Archaeology in Israel is truly a national obsession, a practice through which national identity—and national rights—have long been asserted. But how and why did archaeology emerge as such a pervasive force there? How can the practices of archaeology help answer those questions? In this stirring book, Nadia Abu El-Haj addresses these questions and specifies for the first time the relationship between national ideology, colonial settlement, and the production of historical knowledge. She analyzes particular instances of history, artifacts, and landscapes in the making to show how archaeology helped not only to legitimize cultural and political visions but, far more powerfully, to reshape them. Moreover, she places Israeli archaeology in the context of the broader discipline to determine what unites the field across its disparate local traditions and locations.
Boldly uncovering an Israel in which science and politics are mutually constituted, this book shows the ongoing role that archaeology plays in defining the past, present, and future of Palestine and Israel.
Biosocial criminology—and biosocial criminologists—focuses on both the environmental and biological factors that contribute to antisocial behavior. Importantly, these two domains are not separate parts of an equation but pieces of the same puzzle that fit together for a complete picture of the causes of crime/antisocial behavior.
Fitting the Facts of Crime applies a biopsychosocial lens to the “13 facts of crime” identified by John Braithwaite in his classic book, Crime, Shame and Reintegration. The authors unpack established facts—about gender and sex, age, environment, education, class, social bonds and associations, stress, and other influences—providing both empirical research and evidence from biopsychosocial criminology to address the etiology behind these facts and exactly how they are related to deviant behavior.
With their approach, the authors show how biopsychosocial criminology can be a unifying framework to enrich our understanding of the most robust and well-established topics in the field. In so doing, they demonstrate how biological and psychological findings can be responsibly combined with social theories to lend new insight into existing inquiries and solutions. Designed to become a standard text for criminology in general, Fitting the Facts of Crime introduces key concepts and applies them to real-world situations.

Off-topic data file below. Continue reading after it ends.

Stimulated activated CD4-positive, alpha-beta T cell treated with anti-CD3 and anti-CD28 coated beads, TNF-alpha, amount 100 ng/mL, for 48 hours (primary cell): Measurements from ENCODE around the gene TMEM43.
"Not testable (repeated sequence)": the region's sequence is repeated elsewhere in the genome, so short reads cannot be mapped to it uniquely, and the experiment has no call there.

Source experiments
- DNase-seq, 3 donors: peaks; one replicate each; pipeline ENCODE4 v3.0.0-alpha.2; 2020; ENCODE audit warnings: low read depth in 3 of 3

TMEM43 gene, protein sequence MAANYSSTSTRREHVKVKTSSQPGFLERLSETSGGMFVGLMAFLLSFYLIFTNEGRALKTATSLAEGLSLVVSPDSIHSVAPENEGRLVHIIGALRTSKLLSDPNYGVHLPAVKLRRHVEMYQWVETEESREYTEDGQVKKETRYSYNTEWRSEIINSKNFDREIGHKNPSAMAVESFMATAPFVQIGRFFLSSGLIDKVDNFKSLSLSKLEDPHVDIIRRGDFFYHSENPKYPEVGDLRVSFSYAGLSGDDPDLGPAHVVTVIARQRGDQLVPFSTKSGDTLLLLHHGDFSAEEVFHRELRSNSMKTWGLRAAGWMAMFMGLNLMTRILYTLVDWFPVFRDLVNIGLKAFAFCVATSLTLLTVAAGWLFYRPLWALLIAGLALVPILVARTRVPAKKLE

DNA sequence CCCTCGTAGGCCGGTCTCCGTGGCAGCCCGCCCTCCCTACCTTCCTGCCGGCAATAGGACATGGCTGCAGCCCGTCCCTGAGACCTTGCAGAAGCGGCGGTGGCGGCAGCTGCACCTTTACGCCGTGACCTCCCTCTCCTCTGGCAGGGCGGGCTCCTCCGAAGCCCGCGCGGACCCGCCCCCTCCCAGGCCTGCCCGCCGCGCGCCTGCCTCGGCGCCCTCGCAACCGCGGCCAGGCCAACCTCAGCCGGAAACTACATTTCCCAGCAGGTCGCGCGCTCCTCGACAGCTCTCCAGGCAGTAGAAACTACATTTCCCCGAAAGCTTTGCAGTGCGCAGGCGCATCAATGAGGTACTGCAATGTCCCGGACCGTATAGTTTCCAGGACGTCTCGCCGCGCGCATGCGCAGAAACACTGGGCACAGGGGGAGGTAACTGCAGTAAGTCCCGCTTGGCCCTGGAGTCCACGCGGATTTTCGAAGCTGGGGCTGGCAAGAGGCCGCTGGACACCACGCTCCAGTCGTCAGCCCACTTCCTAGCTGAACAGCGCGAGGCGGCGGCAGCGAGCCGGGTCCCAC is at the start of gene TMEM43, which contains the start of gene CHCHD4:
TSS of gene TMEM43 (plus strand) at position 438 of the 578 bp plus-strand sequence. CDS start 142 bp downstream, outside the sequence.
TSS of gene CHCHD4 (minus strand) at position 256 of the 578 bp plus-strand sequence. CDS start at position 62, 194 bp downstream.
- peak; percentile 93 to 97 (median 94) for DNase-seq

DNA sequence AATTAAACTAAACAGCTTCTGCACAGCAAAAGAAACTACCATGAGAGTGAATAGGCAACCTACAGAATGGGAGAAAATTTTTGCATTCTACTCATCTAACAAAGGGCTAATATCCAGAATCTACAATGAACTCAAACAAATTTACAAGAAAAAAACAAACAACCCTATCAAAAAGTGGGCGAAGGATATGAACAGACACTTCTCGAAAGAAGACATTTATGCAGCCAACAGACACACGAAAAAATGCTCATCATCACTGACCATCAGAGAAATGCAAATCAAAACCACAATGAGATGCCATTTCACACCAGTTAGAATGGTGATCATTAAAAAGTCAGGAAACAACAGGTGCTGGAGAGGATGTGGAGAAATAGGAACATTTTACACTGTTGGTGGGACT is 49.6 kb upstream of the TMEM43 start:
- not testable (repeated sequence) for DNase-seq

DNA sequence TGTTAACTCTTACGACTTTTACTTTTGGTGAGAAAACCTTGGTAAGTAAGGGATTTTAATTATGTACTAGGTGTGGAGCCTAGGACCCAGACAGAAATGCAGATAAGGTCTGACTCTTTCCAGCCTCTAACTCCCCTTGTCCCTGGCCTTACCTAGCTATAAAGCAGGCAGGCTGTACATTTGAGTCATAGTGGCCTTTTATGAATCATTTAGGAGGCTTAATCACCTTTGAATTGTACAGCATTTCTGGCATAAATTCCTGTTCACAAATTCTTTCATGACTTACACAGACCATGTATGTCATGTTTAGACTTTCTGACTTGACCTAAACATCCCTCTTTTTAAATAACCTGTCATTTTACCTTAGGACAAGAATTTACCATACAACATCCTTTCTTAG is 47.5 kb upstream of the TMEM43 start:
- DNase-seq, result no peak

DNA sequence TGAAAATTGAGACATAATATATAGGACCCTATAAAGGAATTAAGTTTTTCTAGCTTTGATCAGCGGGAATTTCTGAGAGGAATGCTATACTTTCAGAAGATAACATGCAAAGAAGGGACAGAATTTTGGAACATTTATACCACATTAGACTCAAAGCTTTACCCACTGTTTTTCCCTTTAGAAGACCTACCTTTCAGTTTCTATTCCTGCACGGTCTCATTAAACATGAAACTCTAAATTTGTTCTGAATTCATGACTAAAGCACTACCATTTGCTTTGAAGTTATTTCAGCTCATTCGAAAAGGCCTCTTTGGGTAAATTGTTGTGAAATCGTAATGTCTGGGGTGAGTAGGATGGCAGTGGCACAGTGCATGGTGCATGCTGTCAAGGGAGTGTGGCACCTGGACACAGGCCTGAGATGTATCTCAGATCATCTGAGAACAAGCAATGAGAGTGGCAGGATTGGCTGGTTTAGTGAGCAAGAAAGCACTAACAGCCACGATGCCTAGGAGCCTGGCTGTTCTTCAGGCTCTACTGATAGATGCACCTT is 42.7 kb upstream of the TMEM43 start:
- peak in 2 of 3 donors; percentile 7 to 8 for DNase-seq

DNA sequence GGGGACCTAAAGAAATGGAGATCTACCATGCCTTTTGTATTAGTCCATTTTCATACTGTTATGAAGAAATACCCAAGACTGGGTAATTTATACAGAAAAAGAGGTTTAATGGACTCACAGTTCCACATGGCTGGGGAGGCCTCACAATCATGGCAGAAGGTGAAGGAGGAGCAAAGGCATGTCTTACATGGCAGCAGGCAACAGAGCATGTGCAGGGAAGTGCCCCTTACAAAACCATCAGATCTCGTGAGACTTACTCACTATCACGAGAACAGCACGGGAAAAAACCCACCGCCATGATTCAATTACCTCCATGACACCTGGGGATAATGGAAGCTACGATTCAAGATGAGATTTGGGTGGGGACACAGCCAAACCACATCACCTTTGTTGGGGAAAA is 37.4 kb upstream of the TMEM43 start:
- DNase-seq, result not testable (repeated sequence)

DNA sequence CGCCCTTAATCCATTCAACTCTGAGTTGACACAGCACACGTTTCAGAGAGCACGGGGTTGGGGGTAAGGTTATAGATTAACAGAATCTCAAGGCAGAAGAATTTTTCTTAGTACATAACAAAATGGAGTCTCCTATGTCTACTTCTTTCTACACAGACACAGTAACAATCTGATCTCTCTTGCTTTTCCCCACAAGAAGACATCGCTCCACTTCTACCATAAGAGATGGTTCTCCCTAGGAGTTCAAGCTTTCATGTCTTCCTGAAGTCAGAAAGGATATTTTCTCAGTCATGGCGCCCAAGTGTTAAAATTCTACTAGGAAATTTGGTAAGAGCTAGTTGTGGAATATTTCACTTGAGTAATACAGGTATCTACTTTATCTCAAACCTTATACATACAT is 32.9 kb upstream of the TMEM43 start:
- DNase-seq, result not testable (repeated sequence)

The Gila Monster spends 99% of its life underground, making encounters with this lizard extremely rare. Sightings are infrequent even for the biologists who study them. When one does stumble upon a Gila Monster, however, this slow-moving lizard is not easily forgotten. Advertised by orange-and-black coloration and followed by stories of venomous power, the Gila Monster carries a mystique like that of few other animals.
In this volume, authors David Brown and Neil Carmony dig out the tall tales, dispel the myths, and reveal the lizard’s true character. Through a collection of biological and historical facts mixed with entertaining stories, they have created an illuminating account of America’s largest and only poisonous lizard. Written in an engaging style, The Gila Monster is a fun and educational read for all who are intrigued by the Southwest and its most mysterious denizen.
During the past decade, skepticism about climate change has frustrated those seeking to engage broad publics and motivate them to take action on the issue. In this innovative ethnography, Candis Callison examines the initiatives of social and professional groups as they encourage diverse American publics to care about climate change. She explores the efforts of science journalists, scientists who have become expert voices for and about climate change, American evangelicals, Indigenous leaders, and advocates for corporate social responsibility.